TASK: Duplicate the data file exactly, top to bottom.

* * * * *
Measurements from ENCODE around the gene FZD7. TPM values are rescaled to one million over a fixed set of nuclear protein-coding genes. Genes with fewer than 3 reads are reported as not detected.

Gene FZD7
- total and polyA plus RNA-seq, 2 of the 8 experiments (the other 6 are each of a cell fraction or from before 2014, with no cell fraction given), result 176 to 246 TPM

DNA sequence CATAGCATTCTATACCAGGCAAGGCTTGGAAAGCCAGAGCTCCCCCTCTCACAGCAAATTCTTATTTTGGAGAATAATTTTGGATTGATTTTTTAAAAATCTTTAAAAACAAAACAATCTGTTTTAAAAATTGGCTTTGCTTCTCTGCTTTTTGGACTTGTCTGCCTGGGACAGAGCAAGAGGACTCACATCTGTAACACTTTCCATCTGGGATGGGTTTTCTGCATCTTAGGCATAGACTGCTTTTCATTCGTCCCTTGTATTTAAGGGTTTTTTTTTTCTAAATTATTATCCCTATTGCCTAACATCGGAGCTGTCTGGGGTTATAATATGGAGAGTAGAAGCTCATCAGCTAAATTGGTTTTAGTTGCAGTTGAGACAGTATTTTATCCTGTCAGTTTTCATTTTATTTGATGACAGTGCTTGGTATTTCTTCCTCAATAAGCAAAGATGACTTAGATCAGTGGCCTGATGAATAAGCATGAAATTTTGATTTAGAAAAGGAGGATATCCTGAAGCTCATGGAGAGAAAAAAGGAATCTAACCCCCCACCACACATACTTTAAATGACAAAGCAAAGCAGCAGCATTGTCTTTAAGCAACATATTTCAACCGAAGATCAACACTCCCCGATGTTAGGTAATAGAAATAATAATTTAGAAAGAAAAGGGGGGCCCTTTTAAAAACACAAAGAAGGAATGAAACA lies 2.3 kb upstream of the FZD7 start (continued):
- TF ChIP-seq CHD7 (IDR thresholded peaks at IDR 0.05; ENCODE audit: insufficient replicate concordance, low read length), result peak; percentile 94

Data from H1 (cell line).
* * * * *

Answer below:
Measurements from ENCODE around the gene FZD7. TPM values are rescaled to one million over a fixed set of nuclear protein-coding genes. Genes with fewer than 3 reads are reported as not detected.

Gene FZD7
- total and polyA plus RNA-seq, 2 of the 8 experiments (the other 6 are each of a cell fraction or from before 2014, with no cell fraction given), result 176 to 246 TPM

DNA sequence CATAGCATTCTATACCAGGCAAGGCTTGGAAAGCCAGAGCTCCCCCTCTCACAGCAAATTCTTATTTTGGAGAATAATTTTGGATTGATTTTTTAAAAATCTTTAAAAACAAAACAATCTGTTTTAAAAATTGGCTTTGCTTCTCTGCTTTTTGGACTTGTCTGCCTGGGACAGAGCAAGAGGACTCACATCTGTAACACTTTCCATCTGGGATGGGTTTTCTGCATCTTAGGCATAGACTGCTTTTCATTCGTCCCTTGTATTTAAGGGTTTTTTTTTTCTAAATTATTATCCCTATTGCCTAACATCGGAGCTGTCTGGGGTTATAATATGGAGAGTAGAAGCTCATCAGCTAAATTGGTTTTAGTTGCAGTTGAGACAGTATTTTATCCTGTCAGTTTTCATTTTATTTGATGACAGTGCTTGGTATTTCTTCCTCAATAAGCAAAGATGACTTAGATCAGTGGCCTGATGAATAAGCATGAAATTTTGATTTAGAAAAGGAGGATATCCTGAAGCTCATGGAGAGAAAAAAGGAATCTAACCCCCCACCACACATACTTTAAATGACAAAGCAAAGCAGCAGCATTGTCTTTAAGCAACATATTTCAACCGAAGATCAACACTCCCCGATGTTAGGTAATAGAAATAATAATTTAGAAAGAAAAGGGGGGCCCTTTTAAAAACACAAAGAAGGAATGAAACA lies 2.3 kb upstream of the FZD7 start (continued):
- TF ChIP-seq CHD7 (IDR thresholded peaks at IDR 0.05; ENCODE audit: insufficient replicate concordance, low read length), result peak; percentile 94

Data from H1 (cell line).